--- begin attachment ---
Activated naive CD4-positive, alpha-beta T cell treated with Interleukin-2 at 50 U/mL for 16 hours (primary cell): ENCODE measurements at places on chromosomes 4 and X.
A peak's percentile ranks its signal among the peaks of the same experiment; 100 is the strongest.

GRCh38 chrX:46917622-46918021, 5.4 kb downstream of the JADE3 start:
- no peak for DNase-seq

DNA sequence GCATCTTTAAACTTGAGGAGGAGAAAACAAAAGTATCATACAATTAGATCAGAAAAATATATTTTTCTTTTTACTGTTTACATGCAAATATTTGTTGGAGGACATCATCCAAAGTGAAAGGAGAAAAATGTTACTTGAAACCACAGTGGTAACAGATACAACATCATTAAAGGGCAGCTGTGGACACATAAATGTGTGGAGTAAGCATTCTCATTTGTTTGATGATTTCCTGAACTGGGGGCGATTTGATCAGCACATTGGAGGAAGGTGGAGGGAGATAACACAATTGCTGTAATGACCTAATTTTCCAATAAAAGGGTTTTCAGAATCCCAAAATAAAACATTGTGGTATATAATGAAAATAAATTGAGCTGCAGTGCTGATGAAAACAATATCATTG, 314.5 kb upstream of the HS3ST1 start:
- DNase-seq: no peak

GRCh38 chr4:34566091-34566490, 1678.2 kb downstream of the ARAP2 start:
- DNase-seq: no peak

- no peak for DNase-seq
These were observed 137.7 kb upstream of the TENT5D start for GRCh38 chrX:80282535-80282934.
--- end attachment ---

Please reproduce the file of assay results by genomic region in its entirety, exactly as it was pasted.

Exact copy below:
Activated naive CD4-positive, alpha-beta T cell treated with Interleukin-2 at 50 U/mL for 16 hours (primary cell): ENCODE measurements at places on chromosomes 4 and X.
A peak's percentile ranks its signal among the peaks of the same experiment; 100 is the strongest.

GRCh38 chrX:46917622-46918021, 5.4 kb downstream of the JADE3 start:
- no peak for DNase-seq

DNA sequence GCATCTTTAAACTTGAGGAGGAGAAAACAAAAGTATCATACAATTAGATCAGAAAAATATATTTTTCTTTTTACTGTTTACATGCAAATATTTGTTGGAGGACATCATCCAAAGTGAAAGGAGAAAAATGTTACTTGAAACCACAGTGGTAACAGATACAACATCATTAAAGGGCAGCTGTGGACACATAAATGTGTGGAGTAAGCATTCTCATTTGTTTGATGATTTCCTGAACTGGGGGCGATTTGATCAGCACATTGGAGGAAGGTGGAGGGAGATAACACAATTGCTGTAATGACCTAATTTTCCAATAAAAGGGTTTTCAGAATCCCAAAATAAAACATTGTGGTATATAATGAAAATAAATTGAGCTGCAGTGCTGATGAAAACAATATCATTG, 314.5 kb upstream of the HS3ST1 start:
- DNase-seq: no peak

GRCh38 chr4:34566091-34566490, 1678.2 kb downstream of the ARAP2 start:
- DNase-seq: no peak

- no peak for DNase-seq
These were observed 137.7 kb upstream of the TENT5D start for GRCh38 chrX:80282535-80282934.